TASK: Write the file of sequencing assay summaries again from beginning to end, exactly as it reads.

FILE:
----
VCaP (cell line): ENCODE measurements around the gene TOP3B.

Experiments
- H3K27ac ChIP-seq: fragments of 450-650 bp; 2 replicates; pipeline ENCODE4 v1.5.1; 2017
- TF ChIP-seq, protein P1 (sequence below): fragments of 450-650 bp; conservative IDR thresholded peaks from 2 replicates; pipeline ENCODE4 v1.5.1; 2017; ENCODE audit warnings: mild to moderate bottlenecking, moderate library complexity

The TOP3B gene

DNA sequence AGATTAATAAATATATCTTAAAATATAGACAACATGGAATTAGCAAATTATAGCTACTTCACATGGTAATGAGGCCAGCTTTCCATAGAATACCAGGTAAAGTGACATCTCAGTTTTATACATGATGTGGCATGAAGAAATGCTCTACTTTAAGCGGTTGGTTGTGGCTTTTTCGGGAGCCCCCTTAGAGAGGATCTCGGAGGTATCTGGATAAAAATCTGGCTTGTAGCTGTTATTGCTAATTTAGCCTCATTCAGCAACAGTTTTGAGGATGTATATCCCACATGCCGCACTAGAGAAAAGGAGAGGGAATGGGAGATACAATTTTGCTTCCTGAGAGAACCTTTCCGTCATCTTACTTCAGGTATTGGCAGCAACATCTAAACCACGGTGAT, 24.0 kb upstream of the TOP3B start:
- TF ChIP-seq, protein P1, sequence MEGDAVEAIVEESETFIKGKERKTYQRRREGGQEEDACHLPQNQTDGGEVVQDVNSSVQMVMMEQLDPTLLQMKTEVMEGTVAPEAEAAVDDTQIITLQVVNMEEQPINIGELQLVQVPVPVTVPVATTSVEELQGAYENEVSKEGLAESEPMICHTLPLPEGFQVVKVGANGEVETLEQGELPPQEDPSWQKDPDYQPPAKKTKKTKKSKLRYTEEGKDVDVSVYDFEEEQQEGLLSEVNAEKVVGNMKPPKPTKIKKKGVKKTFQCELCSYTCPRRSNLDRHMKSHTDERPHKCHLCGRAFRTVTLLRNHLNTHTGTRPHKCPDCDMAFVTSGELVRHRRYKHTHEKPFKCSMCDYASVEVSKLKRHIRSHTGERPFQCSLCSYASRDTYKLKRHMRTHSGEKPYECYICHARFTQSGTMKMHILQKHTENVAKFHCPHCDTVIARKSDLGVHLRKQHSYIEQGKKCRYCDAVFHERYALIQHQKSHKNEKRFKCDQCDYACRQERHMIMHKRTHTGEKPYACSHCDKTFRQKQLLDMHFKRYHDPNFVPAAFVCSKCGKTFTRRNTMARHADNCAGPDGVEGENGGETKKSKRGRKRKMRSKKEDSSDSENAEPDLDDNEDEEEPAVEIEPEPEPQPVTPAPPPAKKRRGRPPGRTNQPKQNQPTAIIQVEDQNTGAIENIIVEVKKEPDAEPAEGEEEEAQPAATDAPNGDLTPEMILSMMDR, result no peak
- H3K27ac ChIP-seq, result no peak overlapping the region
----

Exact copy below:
VCaP (cell line): ENCODE measurements around the gene TOP3B.

Experiments
- H3K27ac ChIP-seq: fragments of 450-650 bp; 2 replicates; pipeline ENCODE4 v1.5.1; 2017
- TF ChIP-seq, protein P1 (sequence below): fragments of 450-650 bp; conservative IDR thresholded peaks from 2 replicates; pipeline ENCODE4 v1.5.1; 2017; ENCODE audit warnings: mild to moderate bottlenecking, moderate library complexity

The TOP3B gene

DNA sequence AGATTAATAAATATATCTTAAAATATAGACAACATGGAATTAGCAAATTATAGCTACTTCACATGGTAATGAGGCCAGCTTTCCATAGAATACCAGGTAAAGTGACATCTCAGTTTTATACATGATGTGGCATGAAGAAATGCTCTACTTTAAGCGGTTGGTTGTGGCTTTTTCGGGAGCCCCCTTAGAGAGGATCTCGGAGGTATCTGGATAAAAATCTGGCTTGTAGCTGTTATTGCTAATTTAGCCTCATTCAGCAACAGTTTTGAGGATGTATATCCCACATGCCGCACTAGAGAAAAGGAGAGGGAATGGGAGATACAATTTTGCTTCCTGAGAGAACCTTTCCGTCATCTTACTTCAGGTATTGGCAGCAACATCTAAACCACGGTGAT, 24.0 kb upstream of the TOP3B start:
- TF ChIP-seq, protein P1, sequence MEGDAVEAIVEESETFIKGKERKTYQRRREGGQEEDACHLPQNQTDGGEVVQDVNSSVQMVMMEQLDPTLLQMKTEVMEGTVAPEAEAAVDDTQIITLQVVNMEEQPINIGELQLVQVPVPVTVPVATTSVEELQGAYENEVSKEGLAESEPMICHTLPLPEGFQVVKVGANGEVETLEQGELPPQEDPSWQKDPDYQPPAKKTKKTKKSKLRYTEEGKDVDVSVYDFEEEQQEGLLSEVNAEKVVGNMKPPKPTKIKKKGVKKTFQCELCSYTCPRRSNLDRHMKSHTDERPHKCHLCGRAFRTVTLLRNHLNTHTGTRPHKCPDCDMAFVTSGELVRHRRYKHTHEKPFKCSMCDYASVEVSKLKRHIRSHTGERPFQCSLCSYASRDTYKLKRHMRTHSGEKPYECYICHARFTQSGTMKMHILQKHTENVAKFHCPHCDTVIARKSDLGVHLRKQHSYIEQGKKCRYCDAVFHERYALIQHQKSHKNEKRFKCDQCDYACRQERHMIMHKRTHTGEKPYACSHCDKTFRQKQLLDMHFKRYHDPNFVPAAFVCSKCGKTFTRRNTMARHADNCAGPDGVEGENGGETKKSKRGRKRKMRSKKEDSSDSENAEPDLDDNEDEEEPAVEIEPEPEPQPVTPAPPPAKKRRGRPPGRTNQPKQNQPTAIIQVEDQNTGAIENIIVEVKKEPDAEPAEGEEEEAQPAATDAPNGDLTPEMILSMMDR, result no peak
- H3K27ac ChIP-seq, result no peak overlapping the region